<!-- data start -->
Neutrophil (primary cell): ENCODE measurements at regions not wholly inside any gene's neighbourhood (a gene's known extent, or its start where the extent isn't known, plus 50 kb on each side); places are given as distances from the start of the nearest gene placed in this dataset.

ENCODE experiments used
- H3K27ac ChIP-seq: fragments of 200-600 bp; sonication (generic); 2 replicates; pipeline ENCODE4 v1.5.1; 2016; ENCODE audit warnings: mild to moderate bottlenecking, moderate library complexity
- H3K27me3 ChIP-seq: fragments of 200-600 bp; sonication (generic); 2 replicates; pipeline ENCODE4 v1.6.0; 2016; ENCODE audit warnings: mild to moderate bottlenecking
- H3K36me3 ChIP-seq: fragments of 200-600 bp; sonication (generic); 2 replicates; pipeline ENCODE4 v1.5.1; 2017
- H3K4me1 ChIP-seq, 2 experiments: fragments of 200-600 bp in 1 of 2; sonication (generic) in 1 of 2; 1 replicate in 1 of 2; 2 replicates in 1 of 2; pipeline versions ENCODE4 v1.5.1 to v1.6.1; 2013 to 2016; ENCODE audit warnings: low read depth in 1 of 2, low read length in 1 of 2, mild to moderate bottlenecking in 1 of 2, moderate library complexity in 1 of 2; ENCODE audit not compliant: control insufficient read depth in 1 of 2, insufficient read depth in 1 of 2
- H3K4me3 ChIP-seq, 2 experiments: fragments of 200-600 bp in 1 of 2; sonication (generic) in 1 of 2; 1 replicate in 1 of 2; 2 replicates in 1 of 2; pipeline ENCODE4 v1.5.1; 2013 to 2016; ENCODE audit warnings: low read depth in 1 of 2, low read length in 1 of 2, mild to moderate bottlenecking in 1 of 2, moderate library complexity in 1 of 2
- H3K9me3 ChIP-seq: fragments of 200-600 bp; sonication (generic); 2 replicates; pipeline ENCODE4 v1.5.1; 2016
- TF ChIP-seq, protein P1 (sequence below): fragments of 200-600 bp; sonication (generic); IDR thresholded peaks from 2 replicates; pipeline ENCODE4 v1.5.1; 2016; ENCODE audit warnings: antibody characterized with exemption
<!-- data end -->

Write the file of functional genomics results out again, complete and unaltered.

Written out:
Neutrophil (primary cell): ENCODE measurements at regions not wholly inside any gene's neighbourhood (a gene's known extent, or its start where the extent isn't known, plus 50 kb on each side); places are given as distances from the start of the nearest gene placed in this dataset.

ENCODE experiments used
- H3K27ac ChIP-seq: fragments of 200-600 bp; sonication (generic); 2 replicates; pipeline ENCODE4 v1.5.1; 2016; ENCODE audit warnings: mild to moderate bottlenecking, moderate library complexity
- H3K27me3 ChIP-seq: fragments of 200-600 bp; sonication (generic); 2 replicates; pipeline ENCODE4 v1.6.0; 2016; ENCODE audit warnings: mild to moderate bottlenecking
- H3K36me3 ChIP-seq: fragments of 200-600 bp; sonication (generic); 2 replicates; pipeline ENCODE4 v1.5.1; 2017
- H3K4me1 ChIP-seq, 2 experiments: fragments of 200-600 bp in 1 of 2; sonication (generic) in 1 of 2; 1 replicate in 1 of 2; 2 replicates in 1 of 2; pipeline versions ENCODE4 v1.5.1 to v1.6.1; 2013 to 2016; ENCODE audit warnings: low read depth in 1 of 2, low read length in 1 of 2, mild to moderate bottlenecking in 1 of 2, moderate library complexity in 1 of 2; ENCODE audit not compliant: control insufficient read depth in 1 of 2, insufficient read depth in 1 of 2
- H3K4me3 ChIP-seq, 2 experiments: fragments of 200-600 bp in 1 of 2; sonication (generic) in 1 of 2; 1 replicate in 1 of 2; 2 replicates in 1 of 2; pipeline ENCODE4 v1.5.1; 2013 to 2016; ENCODE audit warnings: low read depth in 1 of 2, low read length in 1 of 2, mild to moderate bottlenecking in 1 of 2, moderate library complexity in 1 of 2
- H3K9me3 ChIP-seq: fragments of 200-600 bp; sonication (generic); 2 replicates; pipeline ENCODE4 v1.5.1; 2016
- TF ChIP-seq, protein P1 (sequence below): fragments of 200-600 bp; sonication (generic); IDR thresholded peaks from 2 replicates; pipeline ENCODE4 v1.5.1; 2016; ENCODE audit warnings: antibody characterized with exemption